The pile of lawsuits facing Gary Keller and the real estate firm he co-founded, Keller Williams, just got larger. Former KW CEO John Davis filed his second lawsuit against the firm on Wednesday in the Western District of Texas.
In the filings, which name Keller Williams, Keller, former KW president Josh Team, Business MAPS Ltd. and Business MAPS Management LLC as defendants, Davis alleges that the defendants inflated key profitability metrics including company sales and profits to convince individuals to purchase Keller Williams Regions and Market Centers.
According to the filing, after the franchisees signed a contract, the defendants then required franchisees to adopt KWRI’s present market cap, which is the fee agents pay their market centers. Davis alleges that these fees went to increasing technology fees and the purchase of “unneeded goods and services” from KWRI-owned and affiliated companies, such as MAPS training and coaching.
“Nothing in the individual franchise agreements gave Keller or KWRI the power to set market caps themselves for independently owned and operated Market Centers,” the complaint states. “Indeed, in recommending specific and universal Market Center cap amounts, Keller was overstepping the franchisee’s role in leading an independently owned and operated Market Center.”
In addition, Davis claims that franchisees were required to purchase Keller’s books.
After signing the franchise agreement, if a franchisee attempted to move away from the KW system, the lawsuit alleges that they were forced to sell their Region or Market Center, and that Keller and KWRI interfered with any attempt to sell the franchise for market value, forcing the Region or Market Center owners to sell their franchises to Keller or other KWRI members at “extremely depreciated prices.”
In total, the lawsuit makes two civil Racketeer Influenced and Corrupt Organizations (RICO) claims, one Sherman Act restraint upon commerce claim, one intentional fraud in the inducement claim and one breach of contract claim against the defendants.
“Through this scheme, KWRI itself and the other Defendants suffer no loss, and only gains, from the harm caused to the individual owners,” the filing states. “In total, Defendants’ scheme has caused franchisees to lose hundreds of millions of dollars in total. Unless stopped, Defendants will continue to subject franchisees to the same scheme for the purposes of substantial interest and profit.”
Davis is seeking a jury trial and damages worth millions of dollars.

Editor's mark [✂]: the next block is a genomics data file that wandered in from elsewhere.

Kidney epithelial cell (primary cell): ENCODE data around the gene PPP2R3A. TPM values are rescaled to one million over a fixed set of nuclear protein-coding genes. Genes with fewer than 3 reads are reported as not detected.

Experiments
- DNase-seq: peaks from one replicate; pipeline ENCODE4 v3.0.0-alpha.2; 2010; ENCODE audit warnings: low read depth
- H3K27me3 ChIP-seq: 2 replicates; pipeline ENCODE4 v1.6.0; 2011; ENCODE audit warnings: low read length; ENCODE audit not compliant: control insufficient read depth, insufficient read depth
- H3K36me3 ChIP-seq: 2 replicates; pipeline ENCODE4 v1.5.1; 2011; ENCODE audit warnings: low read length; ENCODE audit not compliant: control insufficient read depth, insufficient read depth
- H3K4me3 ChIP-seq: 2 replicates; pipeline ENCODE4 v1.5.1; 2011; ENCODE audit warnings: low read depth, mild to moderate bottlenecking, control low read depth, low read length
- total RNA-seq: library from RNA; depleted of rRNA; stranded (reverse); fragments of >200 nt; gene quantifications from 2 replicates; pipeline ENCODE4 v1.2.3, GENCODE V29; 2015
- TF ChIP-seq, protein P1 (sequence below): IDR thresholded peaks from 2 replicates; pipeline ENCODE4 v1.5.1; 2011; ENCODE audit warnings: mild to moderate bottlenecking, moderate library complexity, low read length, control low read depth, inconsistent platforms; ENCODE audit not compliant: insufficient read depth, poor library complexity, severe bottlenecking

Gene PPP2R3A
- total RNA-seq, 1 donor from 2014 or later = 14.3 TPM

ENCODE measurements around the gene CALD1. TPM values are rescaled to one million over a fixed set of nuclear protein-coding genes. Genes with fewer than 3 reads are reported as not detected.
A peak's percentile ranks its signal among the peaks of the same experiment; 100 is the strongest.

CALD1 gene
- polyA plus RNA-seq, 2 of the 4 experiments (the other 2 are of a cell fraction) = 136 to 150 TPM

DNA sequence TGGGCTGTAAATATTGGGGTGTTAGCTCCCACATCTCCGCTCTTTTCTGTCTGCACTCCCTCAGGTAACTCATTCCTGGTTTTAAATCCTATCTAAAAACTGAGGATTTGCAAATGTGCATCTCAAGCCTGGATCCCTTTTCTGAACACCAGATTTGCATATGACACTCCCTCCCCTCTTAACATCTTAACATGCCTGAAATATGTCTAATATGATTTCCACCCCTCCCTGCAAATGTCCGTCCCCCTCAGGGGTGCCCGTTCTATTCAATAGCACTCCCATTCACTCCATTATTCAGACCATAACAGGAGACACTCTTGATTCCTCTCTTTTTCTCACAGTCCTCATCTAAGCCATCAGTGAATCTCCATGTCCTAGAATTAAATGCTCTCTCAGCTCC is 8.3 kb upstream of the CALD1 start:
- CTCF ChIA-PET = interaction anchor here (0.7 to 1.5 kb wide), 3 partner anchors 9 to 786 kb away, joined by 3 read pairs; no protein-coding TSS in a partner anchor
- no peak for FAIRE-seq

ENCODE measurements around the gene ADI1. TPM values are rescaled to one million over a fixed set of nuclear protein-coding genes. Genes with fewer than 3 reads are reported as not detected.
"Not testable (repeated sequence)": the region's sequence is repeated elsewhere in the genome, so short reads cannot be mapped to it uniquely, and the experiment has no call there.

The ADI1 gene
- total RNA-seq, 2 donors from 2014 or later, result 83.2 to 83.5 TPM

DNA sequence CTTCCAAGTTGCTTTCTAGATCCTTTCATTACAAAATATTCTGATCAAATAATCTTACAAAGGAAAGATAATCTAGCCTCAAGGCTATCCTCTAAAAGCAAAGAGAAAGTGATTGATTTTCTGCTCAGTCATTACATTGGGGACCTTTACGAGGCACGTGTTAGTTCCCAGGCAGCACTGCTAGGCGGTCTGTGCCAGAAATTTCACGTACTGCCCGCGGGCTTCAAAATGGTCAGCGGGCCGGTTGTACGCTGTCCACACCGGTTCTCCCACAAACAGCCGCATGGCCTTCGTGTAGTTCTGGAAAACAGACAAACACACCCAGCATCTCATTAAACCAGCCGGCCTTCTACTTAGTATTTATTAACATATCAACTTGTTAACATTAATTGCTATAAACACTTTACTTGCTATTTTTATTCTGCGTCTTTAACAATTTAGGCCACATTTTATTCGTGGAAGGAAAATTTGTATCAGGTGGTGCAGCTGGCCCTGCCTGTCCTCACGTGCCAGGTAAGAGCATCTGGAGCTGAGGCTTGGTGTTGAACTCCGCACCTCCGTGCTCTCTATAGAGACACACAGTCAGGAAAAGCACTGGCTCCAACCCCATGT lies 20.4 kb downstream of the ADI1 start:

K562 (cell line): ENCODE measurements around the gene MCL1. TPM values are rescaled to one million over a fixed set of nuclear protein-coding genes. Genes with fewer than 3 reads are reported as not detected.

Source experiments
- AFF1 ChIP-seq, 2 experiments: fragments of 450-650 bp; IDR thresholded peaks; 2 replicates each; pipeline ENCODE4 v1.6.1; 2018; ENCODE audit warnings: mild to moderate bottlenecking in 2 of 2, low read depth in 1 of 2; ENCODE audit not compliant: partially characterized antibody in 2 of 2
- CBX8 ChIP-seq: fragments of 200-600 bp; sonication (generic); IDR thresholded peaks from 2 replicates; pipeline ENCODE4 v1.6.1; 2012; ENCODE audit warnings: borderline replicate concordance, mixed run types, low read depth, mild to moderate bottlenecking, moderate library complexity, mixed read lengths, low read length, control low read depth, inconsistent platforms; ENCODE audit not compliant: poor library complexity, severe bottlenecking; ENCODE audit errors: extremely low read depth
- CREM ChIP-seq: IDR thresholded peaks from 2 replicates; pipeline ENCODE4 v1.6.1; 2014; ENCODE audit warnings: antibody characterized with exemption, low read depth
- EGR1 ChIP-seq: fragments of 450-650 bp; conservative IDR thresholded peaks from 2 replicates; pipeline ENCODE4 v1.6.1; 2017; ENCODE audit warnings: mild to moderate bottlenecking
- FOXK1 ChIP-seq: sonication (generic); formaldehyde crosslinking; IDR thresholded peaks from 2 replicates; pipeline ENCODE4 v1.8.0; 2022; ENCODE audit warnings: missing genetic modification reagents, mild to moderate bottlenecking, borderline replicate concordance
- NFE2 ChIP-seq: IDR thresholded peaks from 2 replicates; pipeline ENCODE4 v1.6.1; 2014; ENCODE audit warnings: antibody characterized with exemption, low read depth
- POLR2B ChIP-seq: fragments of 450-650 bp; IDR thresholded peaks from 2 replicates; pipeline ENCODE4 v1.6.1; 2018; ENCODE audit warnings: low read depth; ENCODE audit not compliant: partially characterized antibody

This latest lawsuit comes just three months after a judge in Texas granted Keller’s motion to dismiss Davis’ appeal, ordering Davis to settle his $300 million fraud claim against KW, Keller and Team through arbitration.
Originally filed in the fall of 2022, Davis’ initial lawsuit was prompted by Davis’ desire to “restore his reputation and clear his good name” after sexual misconduct allegations against him surfaced in the spring of 2022.
According to the initial complaint, Davis resigned from his position at Keller Williams in January 2019 due to a disagreement with Keller over a business strategy that he felt would hurt the income generated by Keller Williams offices.
In response to his resignation, Davis alleged that Keller and Team smeared him and withheld Inga Dow’s accusations of sexual misconduct from him as he was negotiating the sale of his KW market center regions following his resignation. This resulted in tens of millions in financial losses, according to Davis.
“This is yet another attempt by John Davis to smear Keller Williams in the press under the guise of a lawsuit. Two federal courts previously directed him to bring his claims [to] arbitration,” Darryl Frost, a Keller Williams spokesperson, wrote in an email discussing Davis’ August 2023 lawsuit. “Mr. Davis has ignored those courts. We will continue to act professionally, follow the law, and aggressively defend these baseless claims.”
In March, Colleen and Bart Basinski, former Keller Williams Market Center owners in Illinois and Indiana, and partial owners of a third Market Center in Southern California, filed their own lawsuit against KW, Keller and other top brokerage executives, alleging that they faced constant pressure from Keller, Marc King, and co-defendants Dan Holt, who is the regional director of Keller William’s Mid America Region, and Colette Ching, the regional director of Southern California, to alter their business operations, despite parameters set up in their franchise agreement, and adhere to Keller’s plans to lower Market Center caps in 2020.
The Basinskis’ case is still open.